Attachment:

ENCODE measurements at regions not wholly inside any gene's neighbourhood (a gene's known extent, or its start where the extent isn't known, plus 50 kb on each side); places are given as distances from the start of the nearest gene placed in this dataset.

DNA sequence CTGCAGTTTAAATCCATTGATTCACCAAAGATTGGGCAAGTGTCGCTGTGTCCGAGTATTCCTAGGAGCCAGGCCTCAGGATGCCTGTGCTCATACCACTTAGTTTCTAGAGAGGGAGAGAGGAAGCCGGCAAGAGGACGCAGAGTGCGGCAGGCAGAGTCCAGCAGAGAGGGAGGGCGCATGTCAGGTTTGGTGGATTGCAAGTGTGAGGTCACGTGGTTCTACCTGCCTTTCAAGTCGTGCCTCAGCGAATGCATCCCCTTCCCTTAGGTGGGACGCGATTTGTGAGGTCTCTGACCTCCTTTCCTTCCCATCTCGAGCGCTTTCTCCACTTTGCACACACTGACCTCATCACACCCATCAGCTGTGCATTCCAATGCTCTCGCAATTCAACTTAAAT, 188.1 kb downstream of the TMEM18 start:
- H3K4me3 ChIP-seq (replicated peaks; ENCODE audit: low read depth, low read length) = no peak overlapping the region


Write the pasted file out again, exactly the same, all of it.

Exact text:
ENCODE measurements at regions not wholly inside any gene's neighbourhood (a gene's known extent, or its start where the extent isn't known, plus 50 kb on each side); places are given as distances from the start of the nearest gene placed in this dataset.

DNA sequence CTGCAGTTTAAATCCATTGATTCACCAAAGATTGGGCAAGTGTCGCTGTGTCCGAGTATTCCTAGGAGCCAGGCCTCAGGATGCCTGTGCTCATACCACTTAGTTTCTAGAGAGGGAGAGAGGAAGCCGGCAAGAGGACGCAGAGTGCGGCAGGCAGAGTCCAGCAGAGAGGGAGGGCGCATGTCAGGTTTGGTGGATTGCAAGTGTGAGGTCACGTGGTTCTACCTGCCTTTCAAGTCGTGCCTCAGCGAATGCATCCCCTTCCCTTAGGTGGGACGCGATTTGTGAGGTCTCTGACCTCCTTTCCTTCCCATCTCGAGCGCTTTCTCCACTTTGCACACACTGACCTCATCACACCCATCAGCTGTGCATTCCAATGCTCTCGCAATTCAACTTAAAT, 188.1 kb downstream of the TMEM18 start:
- H3K4me3 ChIP-seq (replicated peaks; ENCODE audit: low read depth, low read length) = no peak overlapping the region